Sacred mission to replace Drew Brees at the New Orleans Saints. After 20 years of career in the NFL including 15 in the Louisiana franchise, he ended his career, being the quarterback who completed the most passes and gained the most yards. And it is Jameis Winston who has the difficult task of succeeding him. Sunday, for his first with the Saints, the former Tampa Bay player has however remarkably fulfilled his mission, throwing five touchdowns. And New Orleans corrected Green Bay (38-3). Does that bode well for Winston? What exactly did the quarterbacks who replaced an NFL legend do?
Joe Montana – Steve Young (San Francisco)
Before Tom Brady, the best QB in NFL history was Joe Montana. At the helm of the San Francisco 49ers, he has won the Super Bowl four times and been named MVP three times. In 1990, an ugly tackle sent him on the sidelines for nearly two years. Steve Young (30) must then replace him.
Prodigious quarterback, the latter, however, vegetates since his arrival in the NFL. Young is not going to miss the chance to shine. He has eight consecutive seasons all crowned with an invitation to the Pro Bowl, the All Star Game of US football. Above all, he was twice elected NFL MVP and won the Super Bowl in 1995.
Brett Favre – Aaron Rodgers (Green Bay)
In 2008, after 16 years with the Green Bay Packers, Brett Favre announced his retirement from sport (he would however reverse his decision and sign for the New York Jets). A substitute for three seasons, Aaron Rodgers (25) succeeds him. And straight away, it works.
Rodgers exceeds 4000 yards in his first year as a holder. The following season, he went to the Pro Bowl. Then, in 2011, he allows the Packers to win the fourth Super Bowl in their history. Aaron Rodgers has not slowed down since. Evidenced by the three MVP titles won in 2011, 2014 and 2020.
Peyton Manning – Andrew Luck (Indianapolis)
From 1998, Peyton Manning had 13 dream seasons at the Colts. Highlights: one Super Bowl won and four MVP titles. But, in 2011, he did not play a game, due to two neck operations. Indianapolis decides to rebuild the team. The Colts draft Andrew Luck (23) and send Manning to Denver.
Defeated by injury, Luck only played for seven years in the NFL. But, during this period, he managed to take over from Peyton Manning, being selected four times for the Pro Bowl. It is also the number of times he has taken Indianapolis to the play-offs. And, in 2014, he was No.1 in the NFL with 40 touchdowns.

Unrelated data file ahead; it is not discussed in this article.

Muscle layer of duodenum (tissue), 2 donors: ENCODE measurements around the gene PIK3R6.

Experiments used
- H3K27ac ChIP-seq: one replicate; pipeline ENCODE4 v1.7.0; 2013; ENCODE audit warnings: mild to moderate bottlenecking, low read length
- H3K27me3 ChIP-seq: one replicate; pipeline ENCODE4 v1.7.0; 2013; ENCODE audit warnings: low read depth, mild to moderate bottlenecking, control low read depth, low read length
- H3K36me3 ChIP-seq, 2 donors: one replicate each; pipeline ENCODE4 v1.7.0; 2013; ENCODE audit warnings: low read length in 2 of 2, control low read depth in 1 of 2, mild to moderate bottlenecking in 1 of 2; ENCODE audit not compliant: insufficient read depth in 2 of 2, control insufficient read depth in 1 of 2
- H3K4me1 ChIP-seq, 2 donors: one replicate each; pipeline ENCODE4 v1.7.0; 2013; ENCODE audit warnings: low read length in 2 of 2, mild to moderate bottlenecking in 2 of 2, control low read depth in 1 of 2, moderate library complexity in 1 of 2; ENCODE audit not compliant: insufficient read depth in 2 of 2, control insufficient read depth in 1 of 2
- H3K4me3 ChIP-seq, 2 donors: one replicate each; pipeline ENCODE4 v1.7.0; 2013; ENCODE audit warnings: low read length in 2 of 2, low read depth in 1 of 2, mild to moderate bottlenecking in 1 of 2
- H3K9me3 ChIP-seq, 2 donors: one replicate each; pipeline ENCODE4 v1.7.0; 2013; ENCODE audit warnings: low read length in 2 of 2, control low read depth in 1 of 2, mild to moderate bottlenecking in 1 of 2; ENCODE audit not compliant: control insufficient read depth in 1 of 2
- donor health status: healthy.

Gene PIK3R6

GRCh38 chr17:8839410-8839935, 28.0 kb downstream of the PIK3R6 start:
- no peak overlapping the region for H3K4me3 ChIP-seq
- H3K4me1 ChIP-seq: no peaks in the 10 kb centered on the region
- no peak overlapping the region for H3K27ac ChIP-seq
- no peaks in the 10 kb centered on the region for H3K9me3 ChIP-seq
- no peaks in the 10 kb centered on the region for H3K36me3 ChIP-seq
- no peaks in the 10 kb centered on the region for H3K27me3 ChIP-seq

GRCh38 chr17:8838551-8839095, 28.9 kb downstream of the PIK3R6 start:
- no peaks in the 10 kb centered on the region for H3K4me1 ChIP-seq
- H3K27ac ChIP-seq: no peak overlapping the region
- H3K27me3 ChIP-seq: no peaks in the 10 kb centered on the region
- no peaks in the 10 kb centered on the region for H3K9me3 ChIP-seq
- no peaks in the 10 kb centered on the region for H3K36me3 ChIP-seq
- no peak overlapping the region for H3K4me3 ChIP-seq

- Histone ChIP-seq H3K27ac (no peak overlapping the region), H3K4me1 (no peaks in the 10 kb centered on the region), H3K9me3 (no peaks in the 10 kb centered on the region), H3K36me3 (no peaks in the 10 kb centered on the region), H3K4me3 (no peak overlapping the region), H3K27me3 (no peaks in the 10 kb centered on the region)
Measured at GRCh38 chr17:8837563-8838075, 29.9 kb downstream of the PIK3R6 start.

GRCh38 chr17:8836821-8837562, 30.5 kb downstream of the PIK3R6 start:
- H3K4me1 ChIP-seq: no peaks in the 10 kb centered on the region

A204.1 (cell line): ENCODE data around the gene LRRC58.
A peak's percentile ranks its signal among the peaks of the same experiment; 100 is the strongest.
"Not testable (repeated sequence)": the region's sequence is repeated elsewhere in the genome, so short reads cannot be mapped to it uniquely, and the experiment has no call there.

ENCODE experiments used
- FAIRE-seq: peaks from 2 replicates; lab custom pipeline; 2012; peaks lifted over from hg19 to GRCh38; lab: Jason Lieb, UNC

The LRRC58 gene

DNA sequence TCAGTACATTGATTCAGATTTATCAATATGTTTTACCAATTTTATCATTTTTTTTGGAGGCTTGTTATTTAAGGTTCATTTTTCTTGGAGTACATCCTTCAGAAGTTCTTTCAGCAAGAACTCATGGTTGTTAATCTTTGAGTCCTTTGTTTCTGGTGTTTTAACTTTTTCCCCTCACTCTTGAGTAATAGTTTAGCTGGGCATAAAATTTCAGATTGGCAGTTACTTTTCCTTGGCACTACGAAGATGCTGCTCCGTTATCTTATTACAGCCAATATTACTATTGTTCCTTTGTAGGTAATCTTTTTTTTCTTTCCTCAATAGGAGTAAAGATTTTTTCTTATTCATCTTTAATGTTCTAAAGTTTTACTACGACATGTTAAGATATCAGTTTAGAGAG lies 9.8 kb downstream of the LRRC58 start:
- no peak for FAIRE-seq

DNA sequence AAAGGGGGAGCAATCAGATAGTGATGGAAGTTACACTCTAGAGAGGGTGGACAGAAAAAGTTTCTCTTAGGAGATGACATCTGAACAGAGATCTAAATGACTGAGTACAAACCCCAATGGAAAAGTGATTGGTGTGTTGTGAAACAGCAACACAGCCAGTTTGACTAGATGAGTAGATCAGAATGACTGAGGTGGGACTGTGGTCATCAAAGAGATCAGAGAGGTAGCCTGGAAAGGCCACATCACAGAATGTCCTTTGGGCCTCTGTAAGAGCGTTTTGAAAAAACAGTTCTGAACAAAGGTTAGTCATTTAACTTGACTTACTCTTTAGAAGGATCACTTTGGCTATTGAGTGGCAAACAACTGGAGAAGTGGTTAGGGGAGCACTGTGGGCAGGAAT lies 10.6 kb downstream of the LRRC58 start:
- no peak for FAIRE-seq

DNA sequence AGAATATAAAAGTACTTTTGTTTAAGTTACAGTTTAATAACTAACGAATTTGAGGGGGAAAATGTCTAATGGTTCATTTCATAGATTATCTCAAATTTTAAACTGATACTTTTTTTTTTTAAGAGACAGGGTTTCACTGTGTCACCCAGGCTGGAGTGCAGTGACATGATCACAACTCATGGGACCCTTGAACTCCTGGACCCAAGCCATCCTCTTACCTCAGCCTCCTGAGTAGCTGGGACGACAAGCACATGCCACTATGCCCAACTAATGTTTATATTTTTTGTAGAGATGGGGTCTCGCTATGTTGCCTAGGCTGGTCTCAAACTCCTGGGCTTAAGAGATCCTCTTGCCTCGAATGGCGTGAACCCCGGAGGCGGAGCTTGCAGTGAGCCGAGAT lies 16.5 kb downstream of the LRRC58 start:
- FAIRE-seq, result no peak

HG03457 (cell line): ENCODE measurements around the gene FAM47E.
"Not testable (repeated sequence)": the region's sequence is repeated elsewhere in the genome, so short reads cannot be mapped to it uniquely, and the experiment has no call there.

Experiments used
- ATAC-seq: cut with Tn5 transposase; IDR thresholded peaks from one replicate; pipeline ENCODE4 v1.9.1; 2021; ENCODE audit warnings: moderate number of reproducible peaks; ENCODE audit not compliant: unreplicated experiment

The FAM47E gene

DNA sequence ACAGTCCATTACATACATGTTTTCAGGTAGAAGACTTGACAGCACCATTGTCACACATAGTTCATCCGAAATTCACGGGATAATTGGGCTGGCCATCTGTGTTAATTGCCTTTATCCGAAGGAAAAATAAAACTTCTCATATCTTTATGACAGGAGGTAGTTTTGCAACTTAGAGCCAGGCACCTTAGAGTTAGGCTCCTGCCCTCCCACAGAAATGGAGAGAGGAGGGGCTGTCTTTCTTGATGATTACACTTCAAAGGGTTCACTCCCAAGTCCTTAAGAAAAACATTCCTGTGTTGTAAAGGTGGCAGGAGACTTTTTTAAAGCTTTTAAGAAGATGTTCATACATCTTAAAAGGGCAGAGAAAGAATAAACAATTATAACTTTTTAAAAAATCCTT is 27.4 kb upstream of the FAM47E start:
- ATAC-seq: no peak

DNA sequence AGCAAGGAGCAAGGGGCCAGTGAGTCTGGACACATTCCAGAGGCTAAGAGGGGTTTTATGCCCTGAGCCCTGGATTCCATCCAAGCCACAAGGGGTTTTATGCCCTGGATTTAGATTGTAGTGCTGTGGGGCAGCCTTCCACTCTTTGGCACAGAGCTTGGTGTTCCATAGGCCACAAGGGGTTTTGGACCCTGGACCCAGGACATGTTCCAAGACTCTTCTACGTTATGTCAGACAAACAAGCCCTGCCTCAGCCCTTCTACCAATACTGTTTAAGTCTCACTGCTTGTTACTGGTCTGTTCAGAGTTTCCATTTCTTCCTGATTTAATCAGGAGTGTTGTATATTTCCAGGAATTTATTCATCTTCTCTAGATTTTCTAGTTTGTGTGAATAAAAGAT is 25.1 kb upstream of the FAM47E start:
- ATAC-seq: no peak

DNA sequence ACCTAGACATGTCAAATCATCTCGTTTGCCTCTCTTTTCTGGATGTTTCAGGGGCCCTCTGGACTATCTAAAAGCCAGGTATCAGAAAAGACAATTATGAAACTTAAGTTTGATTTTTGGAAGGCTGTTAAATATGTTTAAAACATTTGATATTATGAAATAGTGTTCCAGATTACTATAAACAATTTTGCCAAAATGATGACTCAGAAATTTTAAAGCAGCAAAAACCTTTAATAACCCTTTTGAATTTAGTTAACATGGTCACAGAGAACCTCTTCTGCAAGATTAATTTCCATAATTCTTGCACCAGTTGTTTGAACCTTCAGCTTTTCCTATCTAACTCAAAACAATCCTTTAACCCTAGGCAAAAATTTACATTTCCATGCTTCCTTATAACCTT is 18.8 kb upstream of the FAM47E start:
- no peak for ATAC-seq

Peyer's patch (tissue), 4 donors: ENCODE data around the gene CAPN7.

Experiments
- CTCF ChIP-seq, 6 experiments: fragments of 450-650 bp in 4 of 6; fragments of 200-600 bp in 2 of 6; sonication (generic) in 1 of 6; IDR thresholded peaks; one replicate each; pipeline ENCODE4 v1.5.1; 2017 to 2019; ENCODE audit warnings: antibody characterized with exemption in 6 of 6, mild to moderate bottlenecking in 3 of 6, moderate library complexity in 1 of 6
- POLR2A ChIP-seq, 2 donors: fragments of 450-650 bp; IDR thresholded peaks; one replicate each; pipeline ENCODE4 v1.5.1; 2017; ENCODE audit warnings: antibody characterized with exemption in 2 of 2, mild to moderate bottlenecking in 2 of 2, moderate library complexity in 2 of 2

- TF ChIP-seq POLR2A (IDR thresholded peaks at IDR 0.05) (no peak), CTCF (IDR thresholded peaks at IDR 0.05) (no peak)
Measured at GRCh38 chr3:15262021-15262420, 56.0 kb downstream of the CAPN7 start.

An average succession
John Elway – Brian Griese (Denver)
John Elway won his second straight Super Bowl in 1999 and ended a 16-season career, all played with the Broncos. To replace him, they choose Brian Griese (24), quarterback n ° 3 of the team. After a year of transition, Denver saw a good season 2000, which allowed him to access the play-offs. Griese is even selected for the Pro Bowl. But neither he nor the Broncos confirm and, after two too fair seasons, Denver changes quarterbacks and transfers Brian Griese to Miami.
Dan Marino – Jay Fiedler (Miami)
In 2000, an NFL legend left: Dan Marino, a genius passer ahead of his time, completed a career of 17 seasons with the Miami Dolphins. Jay Fiedler (29) succeeds him, after waxing the sidelines of Philadelphia, Minnesota and Jacksonville. Holder for four years, Fiedler will only reach the 20 touchdown mark once. But he will have the merit of taking the Dolphins to the play-offs in his first two seasons. In 2005, Jay Fiedler went to the New York Jets where he played little and then ended his career.
Kurt Warner – Marc Bulger (St Louis)
For two seasons, Kurt Warner lit up the NFL with the St Louis Rams, between 1999 and 2002, winning a Super Bowl (and playing another final) and scooping two MVP crowns. A drop in power and two injuries to one hand put an end to the great adventure, two years later. Marc Bulger (26), who has played little until then, succeeds him and will guide the Rams for seven years. He would release four good seasons, which won him the Pro Bowl twice, before declining and ending his career in 2009.
Troy Aikman – Quincy Carter (Dallas)
Troy Aikman left the NFL in 2000, having won the Super Bowl three times with the Cowboys. Quincy Carter (24), just drafted, replaces him. His first matches are honorable. But, the following year, Carter lost his place of holder. In 2003, he allows Dallas to find the play-offs. But the Cowboys don’t keep it. A good player, Quincy Carter however struggles to cope with the pressure. He signed for the New York Jets, but failed to secure a starting spot and, a year later, ended his career.